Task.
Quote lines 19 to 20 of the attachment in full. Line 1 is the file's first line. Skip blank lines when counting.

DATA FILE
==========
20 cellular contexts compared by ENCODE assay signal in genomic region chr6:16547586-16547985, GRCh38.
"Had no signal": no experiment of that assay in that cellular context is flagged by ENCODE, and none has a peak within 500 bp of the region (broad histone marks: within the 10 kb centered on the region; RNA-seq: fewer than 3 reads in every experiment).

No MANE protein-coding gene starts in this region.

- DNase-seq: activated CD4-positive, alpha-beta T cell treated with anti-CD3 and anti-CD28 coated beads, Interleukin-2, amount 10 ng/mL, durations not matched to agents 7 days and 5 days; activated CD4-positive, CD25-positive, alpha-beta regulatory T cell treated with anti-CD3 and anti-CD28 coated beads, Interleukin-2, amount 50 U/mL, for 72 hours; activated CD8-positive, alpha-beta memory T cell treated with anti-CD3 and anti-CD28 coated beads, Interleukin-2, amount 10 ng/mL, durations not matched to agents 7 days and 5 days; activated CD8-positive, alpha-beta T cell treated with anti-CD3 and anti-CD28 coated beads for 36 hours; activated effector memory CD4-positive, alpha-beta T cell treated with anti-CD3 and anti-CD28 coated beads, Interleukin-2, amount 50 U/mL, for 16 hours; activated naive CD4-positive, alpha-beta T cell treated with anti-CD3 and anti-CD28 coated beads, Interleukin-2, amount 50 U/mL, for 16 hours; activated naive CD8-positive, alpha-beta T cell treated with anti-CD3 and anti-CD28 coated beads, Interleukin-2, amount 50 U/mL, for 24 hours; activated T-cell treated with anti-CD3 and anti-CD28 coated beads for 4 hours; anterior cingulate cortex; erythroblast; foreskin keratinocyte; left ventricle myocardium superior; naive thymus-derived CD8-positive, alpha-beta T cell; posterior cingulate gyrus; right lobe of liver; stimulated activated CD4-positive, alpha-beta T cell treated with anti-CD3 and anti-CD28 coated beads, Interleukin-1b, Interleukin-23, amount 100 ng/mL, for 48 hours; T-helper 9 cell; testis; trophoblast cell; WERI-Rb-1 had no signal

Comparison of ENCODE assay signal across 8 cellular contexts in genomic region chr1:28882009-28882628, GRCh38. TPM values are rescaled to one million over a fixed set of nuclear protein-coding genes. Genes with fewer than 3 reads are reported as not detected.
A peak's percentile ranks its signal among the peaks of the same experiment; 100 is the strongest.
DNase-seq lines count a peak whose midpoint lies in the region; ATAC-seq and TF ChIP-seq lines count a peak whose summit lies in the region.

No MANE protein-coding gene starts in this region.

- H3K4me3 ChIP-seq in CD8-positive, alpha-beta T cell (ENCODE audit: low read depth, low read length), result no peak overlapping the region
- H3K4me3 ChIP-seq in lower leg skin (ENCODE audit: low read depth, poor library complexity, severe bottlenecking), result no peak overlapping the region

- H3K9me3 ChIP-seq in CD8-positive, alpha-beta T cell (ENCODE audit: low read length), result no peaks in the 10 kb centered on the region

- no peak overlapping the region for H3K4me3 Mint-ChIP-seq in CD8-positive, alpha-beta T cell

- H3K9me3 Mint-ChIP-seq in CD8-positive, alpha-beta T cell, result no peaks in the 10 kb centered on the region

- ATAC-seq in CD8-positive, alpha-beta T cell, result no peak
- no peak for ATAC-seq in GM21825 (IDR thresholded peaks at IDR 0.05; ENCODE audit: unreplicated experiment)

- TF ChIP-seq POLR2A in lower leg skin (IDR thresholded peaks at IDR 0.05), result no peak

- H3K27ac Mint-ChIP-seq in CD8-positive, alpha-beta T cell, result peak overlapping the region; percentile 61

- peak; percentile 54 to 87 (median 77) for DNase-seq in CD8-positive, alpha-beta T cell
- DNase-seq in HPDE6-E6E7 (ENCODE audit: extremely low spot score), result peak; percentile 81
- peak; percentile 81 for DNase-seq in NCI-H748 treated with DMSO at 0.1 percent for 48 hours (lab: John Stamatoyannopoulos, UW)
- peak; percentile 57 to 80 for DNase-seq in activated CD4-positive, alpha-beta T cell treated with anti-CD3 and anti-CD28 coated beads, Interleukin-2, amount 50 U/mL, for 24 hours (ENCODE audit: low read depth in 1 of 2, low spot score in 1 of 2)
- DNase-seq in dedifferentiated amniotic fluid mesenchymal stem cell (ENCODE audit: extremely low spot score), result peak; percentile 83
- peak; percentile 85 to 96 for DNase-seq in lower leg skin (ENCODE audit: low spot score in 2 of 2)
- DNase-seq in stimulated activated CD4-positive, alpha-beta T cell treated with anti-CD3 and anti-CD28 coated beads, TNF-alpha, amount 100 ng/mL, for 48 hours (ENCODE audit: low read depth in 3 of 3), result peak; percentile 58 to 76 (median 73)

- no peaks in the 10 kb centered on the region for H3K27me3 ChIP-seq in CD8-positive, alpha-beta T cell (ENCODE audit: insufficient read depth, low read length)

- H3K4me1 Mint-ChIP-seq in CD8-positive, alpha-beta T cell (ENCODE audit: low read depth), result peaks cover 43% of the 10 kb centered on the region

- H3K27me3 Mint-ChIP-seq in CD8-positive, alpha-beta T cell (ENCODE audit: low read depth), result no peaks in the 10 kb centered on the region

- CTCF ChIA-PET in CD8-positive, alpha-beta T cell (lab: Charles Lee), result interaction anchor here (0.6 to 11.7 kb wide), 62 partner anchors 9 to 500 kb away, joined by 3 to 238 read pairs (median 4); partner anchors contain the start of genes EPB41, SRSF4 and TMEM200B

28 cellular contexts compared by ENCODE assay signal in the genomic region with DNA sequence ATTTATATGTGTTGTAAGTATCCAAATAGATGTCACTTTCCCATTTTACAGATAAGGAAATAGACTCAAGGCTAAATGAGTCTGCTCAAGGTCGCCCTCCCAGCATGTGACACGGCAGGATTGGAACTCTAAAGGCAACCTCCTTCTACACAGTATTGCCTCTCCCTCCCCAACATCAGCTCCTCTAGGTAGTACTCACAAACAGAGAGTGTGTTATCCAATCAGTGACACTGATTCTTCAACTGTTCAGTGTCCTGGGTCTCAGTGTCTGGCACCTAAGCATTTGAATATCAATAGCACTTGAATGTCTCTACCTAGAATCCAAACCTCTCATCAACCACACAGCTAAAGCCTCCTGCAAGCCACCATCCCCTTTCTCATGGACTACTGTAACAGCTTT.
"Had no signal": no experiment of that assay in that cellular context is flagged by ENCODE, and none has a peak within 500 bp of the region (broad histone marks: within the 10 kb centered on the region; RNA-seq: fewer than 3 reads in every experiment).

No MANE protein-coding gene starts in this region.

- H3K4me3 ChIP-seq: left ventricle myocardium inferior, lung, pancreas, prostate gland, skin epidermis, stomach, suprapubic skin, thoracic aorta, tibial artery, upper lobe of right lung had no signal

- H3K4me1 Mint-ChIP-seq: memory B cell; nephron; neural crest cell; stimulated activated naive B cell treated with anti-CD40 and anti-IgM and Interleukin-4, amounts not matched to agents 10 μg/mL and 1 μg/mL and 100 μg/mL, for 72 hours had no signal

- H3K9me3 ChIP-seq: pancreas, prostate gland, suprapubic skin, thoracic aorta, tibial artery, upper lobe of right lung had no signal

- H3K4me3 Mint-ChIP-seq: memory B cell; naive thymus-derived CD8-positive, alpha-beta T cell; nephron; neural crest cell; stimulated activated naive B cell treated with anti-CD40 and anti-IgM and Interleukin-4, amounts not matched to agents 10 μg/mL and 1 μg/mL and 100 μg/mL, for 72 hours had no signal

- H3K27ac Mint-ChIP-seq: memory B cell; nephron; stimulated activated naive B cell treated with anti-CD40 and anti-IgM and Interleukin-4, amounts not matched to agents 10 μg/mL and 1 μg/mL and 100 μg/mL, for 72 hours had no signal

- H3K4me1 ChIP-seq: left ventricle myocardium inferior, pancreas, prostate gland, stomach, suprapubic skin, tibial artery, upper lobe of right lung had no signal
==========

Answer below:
- DNase-seq in HPDE6-E6E7 (ENCODE audit: extremely low spot score), result peak; percentile 81
- peak; percentile 81 for DNase-seq in NCI-H748 treated with DMSO at 0.1 percent for 48 hours (lab: John Stamatoyannopoulos, UW)